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   Re: Public Identifiers

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  • From: John Cowan <cowan@locke.ccil.org>
  • To: xml-dev@ic.ac.uk
  • Date: Sun, 20 Sep 1998 20:43:28 -0400 (EDT)

Steven R. Newcomb scripsit:

> Will URNs permit pointing to things that aren't now and may never be
> on the web? I mean, things that their owners never intended to be on
> the web and either that their owners do not want to appear on the web,
> or that their owners may not (currently) see any interest in putting
> on the web?

Clearly yes.  RFC 1737, "Functional Requirements for Uniform Resource Names",

# A URN identifies a resource or
# unit of information.  It may identify, for example, intellectual
# content, a particular presentation of intellectual content, or
# whatever a name assignment authority determines is a distinctly
# namable entity.  A URL identifies the location or a container for an
# instance of a resource identified by a URN.  The resource identified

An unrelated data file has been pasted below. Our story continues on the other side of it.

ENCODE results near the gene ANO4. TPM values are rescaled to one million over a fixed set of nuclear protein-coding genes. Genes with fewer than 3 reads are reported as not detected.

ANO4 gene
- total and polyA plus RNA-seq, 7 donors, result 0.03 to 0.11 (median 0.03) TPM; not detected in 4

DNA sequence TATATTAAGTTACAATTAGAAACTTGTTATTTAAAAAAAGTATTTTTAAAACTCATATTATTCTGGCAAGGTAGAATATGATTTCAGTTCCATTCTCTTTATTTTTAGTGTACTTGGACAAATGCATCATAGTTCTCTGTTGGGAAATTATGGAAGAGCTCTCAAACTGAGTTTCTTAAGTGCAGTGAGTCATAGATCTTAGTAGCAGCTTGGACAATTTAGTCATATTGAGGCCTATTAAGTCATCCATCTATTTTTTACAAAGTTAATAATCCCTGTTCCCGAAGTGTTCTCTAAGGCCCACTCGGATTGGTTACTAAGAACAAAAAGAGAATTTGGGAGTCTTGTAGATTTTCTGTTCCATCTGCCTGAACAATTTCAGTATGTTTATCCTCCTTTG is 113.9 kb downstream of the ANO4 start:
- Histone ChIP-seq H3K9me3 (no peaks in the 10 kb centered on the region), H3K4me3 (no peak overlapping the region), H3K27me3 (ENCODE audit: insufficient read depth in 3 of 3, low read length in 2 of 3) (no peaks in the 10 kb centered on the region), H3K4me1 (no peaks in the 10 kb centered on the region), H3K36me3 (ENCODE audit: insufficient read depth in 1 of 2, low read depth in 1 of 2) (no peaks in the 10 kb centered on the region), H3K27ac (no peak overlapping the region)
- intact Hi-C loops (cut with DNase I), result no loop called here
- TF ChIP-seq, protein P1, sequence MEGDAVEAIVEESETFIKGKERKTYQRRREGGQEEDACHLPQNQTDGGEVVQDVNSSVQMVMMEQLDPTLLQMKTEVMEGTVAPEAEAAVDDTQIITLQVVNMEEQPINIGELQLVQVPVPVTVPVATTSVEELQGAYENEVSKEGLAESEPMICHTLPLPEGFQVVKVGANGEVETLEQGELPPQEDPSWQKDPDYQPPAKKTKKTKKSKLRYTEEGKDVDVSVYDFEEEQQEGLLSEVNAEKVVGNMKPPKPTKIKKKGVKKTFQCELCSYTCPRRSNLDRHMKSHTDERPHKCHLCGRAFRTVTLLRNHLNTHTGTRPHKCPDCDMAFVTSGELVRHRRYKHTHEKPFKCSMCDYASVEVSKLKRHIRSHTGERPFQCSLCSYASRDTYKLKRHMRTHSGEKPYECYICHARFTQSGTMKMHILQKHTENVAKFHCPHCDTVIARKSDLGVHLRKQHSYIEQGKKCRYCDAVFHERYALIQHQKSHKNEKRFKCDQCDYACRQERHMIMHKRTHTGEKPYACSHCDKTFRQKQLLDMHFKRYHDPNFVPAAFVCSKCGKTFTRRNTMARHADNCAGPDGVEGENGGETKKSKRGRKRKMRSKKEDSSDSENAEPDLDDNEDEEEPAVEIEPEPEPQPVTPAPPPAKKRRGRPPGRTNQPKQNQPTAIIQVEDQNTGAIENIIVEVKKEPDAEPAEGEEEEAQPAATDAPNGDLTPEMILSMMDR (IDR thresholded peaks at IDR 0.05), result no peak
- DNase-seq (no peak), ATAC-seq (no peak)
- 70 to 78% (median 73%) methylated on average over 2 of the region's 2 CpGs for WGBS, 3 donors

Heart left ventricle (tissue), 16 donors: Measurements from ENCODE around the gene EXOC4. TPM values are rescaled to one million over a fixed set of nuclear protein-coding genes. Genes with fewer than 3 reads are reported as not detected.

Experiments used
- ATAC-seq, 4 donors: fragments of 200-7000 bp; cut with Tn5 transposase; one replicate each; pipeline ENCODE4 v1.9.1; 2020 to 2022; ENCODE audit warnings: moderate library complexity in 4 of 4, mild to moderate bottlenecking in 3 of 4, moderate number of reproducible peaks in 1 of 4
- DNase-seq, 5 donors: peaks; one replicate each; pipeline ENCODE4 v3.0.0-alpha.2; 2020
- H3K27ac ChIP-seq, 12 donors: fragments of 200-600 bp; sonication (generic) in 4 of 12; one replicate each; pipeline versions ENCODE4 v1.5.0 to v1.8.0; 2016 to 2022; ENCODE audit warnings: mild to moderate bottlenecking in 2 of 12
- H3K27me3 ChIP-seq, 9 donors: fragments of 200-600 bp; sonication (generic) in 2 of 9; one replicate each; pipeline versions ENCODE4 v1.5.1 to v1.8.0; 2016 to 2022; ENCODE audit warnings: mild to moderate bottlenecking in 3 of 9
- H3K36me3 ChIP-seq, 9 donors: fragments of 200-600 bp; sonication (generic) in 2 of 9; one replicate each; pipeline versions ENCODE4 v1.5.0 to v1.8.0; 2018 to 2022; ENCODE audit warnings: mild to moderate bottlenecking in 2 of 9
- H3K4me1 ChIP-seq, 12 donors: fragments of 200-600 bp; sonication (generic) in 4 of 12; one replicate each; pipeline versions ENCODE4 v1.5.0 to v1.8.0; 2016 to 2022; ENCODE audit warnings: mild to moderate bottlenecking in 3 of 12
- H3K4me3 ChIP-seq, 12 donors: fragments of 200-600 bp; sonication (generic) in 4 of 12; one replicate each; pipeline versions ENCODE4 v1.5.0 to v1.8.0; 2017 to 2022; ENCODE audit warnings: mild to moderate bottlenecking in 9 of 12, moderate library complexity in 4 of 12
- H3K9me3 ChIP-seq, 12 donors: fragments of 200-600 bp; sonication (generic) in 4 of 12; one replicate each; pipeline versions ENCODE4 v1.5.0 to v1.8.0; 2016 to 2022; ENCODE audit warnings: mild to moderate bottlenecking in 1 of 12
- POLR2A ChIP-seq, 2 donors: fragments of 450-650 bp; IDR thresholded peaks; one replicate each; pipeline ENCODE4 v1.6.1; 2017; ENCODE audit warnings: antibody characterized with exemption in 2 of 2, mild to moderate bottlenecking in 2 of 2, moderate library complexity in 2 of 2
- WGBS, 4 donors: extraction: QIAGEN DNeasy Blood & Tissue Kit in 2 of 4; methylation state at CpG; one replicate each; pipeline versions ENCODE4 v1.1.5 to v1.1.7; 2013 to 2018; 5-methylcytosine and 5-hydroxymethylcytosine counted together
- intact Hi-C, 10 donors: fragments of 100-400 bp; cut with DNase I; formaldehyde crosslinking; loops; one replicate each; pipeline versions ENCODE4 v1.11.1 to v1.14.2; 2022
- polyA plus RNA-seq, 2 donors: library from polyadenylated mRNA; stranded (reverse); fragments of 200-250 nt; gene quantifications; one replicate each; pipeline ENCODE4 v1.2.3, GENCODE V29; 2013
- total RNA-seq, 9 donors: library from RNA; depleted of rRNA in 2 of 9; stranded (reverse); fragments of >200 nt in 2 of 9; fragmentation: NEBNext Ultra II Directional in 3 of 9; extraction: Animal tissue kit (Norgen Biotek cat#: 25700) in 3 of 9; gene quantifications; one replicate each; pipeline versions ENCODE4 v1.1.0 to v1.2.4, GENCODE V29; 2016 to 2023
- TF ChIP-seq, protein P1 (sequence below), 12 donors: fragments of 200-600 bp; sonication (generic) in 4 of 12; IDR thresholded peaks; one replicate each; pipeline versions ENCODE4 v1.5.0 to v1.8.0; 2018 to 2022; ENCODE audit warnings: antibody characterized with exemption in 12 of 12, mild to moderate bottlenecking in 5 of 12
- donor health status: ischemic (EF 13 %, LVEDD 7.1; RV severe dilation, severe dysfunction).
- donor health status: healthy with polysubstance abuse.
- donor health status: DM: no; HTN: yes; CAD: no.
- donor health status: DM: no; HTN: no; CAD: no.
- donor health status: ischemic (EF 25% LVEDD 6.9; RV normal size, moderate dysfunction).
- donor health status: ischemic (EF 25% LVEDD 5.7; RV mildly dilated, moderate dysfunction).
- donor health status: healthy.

# by a URN may reside in one or more locations at any given time, may
# move, or may not be available at all.

Note especially the last phrase.

> -//Sears, Roebuck & Co.//NONSGML TOPIC 1922 Farm Catalog Number : R205//EN

Does this refer to an actual gadget, the class of such gadgets, or
the description of it? The "EN" suggests that it refers to the
description only.

> Please let's not deprecate FPIs; instead,
> let's understand and celebrate the difference between FPIs and URNs,
> even if/when URNs are terrifically indirect.

RFC 1737 contemplates FPIs as a particular case of URNs:

# For example, ISBN numbers, ISO
# public identifiers, and UPC product codes seem to satisfy the
# functional requirements, and allow an embedding that satisfies
# the syntactic requirements described here.

A suitable URN representation of the above FPI would be:


encoded to remove illegal characters (namely spaces and slashes).
It's also necessary to encode "#", "?", and "%" when they appear in FPIs.
These rules are documented in RFC2141, "URN Syntax".

John Cowan					cowan@ccil.org
		e'osai ko sarji la lojban.

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